The GDPR provides a “legitimate interest” exception to the use personal data. This exception allows companies to use personal data without obtaining consent from the data subject. Although this exception has gained traction lately, the idea of an organizations’ legitimate interest is processing personal data is not a new one. The exception first appeared in Article 7 of the Directive 95/46/EC, which the GDPR replaced. The exception is cited in Article 6 (f) which states:
The GDPR and the fact that it gives data subjects the right to be forgotten has become a hurdle for marketers. To make things a little more interesting, it is not an absolute right and there are circumstances where a request to be forgotten can be denied—it’s called legitimate interest.
As the GDPR transforms from a distant vision to a fast approaching reality it is easy to get swamped in preparation and neglect some of the details of the GDPR. There is so much that the GDPR is that we find it necessary to point out what it is not.
Consent is a crucial part of complying with the GDPR. Don’t press your luck by not addressing it. In fact, the GDPR will change not only the way companies obtain consent, but also the way they manage it.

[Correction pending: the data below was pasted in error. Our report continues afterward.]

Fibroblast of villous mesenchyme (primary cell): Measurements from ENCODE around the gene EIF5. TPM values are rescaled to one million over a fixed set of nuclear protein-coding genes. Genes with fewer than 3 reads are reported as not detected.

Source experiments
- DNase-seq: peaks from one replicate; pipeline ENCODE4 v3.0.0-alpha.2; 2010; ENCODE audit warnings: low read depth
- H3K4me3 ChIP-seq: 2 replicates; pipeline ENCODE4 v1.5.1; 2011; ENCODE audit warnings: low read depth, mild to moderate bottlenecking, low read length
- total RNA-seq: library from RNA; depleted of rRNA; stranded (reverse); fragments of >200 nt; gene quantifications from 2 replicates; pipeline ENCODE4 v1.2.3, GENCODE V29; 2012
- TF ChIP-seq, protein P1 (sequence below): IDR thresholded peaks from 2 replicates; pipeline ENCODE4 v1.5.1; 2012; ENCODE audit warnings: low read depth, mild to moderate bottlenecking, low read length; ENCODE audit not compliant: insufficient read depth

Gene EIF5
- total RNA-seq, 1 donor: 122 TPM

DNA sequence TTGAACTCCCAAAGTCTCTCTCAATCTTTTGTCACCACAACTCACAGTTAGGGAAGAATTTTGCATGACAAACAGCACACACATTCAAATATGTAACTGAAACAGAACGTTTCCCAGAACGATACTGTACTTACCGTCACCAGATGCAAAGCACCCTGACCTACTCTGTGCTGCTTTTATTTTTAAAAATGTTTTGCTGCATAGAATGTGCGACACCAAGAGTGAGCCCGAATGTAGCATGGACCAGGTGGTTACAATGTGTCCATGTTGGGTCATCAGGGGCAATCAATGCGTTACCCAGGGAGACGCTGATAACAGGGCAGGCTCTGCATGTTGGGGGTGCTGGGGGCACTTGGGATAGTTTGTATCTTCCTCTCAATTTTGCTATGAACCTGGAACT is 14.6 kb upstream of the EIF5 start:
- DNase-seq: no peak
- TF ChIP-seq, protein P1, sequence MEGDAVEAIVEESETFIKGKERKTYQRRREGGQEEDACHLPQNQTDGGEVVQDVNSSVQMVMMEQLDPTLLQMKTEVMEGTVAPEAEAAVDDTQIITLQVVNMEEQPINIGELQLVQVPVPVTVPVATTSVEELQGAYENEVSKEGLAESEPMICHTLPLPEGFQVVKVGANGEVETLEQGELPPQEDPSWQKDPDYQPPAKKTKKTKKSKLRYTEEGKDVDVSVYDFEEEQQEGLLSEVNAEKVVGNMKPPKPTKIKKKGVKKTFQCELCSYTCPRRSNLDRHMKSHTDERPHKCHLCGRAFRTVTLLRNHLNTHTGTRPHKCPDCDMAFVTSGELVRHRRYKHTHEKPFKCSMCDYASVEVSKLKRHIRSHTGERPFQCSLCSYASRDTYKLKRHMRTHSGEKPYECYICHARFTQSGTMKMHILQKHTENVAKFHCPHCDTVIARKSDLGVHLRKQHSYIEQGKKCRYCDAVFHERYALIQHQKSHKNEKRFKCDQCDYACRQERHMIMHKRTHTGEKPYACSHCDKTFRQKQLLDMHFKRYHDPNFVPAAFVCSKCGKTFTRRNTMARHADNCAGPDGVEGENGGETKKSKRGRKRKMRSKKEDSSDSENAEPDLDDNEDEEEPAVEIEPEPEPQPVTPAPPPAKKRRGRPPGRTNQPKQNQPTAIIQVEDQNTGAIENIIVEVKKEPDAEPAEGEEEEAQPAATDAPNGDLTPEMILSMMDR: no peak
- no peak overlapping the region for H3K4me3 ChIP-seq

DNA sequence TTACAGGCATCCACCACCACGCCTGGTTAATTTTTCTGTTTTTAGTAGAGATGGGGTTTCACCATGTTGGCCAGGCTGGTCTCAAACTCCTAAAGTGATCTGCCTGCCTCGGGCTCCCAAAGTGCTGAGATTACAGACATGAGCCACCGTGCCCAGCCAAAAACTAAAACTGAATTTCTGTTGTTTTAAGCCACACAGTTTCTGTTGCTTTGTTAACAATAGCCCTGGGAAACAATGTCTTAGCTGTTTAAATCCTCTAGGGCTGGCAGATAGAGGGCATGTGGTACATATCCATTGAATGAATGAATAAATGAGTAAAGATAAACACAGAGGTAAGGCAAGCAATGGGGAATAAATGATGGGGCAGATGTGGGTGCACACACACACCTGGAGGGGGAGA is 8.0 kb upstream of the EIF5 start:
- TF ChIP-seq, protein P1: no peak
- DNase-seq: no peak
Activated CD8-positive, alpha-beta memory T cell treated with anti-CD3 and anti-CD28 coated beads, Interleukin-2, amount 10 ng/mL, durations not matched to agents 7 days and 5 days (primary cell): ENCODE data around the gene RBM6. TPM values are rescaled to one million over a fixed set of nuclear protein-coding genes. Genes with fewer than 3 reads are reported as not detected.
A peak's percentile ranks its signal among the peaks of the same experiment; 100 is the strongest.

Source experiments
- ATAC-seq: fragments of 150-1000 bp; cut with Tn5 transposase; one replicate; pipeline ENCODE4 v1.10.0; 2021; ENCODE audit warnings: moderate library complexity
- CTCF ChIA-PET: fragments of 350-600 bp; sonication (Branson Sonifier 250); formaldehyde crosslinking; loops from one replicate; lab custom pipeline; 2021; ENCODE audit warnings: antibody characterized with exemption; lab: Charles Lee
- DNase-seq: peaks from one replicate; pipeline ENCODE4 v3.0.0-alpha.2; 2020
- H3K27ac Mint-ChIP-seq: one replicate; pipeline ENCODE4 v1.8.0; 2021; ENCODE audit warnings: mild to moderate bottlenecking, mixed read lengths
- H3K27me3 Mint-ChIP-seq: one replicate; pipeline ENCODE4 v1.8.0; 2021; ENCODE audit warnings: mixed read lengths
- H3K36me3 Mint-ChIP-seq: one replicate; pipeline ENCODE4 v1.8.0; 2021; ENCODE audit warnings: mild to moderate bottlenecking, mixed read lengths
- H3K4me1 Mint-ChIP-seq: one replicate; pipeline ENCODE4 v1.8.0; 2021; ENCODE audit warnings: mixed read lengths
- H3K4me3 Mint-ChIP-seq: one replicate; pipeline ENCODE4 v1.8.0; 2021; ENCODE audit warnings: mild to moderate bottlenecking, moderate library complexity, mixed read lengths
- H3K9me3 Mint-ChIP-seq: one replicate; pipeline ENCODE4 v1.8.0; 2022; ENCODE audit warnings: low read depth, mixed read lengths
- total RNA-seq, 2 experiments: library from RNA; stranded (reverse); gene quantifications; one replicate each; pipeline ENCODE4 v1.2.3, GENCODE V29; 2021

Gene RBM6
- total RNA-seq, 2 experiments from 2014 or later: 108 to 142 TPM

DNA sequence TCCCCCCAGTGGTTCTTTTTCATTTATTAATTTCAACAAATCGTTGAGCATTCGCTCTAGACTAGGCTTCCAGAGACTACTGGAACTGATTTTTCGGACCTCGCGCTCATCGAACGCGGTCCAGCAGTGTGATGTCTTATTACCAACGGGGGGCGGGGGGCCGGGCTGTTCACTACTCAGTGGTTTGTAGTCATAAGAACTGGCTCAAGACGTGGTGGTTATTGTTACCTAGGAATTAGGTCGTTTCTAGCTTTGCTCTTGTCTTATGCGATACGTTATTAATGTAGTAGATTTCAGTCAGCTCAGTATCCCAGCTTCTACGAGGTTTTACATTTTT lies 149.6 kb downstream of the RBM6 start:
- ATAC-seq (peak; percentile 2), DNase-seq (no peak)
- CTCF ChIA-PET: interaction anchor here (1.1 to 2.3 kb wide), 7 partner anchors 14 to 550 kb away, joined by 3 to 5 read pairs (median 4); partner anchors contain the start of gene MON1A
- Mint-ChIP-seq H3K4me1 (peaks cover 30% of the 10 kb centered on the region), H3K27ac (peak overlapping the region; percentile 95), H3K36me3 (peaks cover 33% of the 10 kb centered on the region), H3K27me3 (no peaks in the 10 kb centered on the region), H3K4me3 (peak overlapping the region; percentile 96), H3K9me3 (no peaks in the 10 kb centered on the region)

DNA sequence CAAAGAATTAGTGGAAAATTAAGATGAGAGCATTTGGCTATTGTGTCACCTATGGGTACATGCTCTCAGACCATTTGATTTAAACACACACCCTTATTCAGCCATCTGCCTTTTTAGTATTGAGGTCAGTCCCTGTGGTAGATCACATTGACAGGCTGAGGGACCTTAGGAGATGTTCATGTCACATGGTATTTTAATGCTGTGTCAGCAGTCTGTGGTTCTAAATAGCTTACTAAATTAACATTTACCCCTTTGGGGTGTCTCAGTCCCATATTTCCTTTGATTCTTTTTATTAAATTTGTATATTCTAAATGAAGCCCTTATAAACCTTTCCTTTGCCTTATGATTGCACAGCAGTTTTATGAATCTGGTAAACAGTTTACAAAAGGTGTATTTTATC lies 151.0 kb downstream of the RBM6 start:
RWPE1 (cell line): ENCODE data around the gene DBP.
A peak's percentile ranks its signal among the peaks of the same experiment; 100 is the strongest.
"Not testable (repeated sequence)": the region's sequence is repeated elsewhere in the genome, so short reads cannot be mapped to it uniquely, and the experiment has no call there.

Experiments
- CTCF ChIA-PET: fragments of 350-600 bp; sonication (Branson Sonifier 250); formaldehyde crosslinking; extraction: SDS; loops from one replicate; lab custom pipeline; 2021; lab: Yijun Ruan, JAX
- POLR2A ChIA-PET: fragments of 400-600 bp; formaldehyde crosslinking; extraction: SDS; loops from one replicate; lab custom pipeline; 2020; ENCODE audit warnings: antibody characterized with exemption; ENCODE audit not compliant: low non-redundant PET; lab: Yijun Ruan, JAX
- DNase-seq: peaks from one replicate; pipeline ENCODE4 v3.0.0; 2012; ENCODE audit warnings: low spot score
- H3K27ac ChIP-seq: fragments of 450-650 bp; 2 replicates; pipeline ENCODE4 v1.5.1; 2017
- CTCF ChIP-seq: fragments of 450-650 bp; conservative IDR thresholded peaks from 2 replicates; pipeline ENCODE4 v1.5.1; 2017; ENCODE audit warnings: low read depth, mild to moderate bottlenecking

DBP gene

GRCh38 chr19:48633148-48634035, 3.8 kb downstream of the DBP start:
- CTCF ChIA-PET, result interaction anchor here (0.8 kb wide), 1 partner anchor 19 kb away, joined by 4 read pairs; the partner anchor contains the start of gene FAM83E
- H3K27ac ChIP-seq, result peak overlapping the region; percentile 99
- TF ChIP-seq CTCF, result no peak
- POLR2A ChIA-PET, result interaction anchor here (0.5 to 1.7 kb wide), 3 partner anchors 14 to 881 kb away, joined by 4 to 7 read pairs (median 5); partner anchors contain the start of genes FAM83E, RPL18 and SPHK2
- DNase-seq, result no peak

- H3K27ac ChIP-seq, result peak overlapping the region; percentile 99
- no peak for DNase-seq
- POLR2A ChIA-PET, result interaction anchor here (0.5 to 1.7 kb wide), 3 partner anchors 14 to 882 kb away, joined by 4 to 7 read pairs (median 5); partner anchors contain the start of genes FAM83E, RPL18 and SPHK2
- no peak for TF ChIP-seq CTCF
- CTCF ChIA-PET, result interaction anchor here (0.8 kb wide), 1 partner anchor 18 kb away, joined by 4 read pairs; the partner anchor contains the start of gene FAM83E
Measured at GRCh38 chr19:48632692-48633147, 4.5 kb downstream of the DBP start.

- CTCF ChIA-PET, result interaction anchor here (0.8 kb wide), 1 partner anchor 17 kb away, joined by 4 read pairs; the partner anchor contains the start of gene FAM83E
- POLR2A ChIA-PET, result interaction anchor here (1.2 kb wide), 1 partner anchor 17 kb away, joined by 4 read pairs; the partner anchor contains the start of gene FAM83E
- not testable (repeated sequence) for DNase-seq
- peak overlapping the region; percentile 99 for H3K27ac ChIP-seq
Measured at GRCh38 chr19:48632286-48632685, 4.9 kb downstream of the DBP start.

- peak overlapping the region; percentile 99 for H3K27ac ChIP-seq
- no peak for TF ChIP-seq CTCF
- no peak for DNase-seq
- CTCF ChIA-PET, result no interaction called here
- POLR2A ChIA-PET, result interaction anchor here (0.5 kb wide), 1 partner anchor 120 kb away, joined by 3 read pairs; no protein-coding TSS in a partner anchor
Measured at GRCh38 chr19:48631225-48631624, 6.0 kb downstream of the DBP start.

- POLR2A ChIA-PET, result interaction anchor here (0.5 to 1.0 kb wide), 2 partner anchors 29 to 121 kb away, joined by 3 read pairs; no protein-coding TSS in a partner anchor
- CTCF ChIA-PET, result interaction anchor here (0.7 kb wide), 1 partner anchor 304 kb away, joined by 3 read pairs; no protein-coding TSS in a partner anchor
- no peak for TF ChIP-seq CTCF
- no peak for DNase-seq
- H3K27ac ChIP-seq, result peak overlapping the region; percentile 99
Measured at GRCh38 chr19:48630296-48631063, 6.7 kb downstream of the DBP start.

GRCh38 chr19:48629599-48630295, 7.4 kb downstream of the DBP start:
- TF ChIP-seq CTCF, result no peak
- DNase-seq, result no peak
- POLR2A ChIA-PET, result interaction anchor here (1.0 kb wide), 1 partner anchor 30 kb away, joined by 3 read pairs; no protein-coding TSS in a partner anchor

Listen, we get it. With only a few months left until it’s enforceable you're probably currently drowning in GDPR prep work. If this is your first foray into data privacy, you might also be struggling with wondering why any of it really matters. Why is the General Data Protection Regulation such a big deal? And why is it so burdensome, exhaustive, and at times, vague?
The European Union adopted the General Data Protection Regulation (GDPR) in April 2016 and allowed a two year period for companies to become complaint with the new, more stringent rule and regulations. May 25, 2018 is the big date to remember–it’s the day the GDPR becomes enforceable. There is no grace period after this date. In fact, there’s a big countdown clock on the GDPR website, and as of the publishing of this blog, there are just over 100 days left to become compliant.
Welcome to part three of our GDPR Basics blog series. We previously covered who must comply with the GDPR, and what you need to know about acquiring and tracking consent, and now we’re diving into the “where.” Oh where, oh where have the simpler times gone! The days where the internet was a party trick and privacy was something you gained when you’d close your blinds. While I can’t answer those questions I can answer a few other “where” related questions.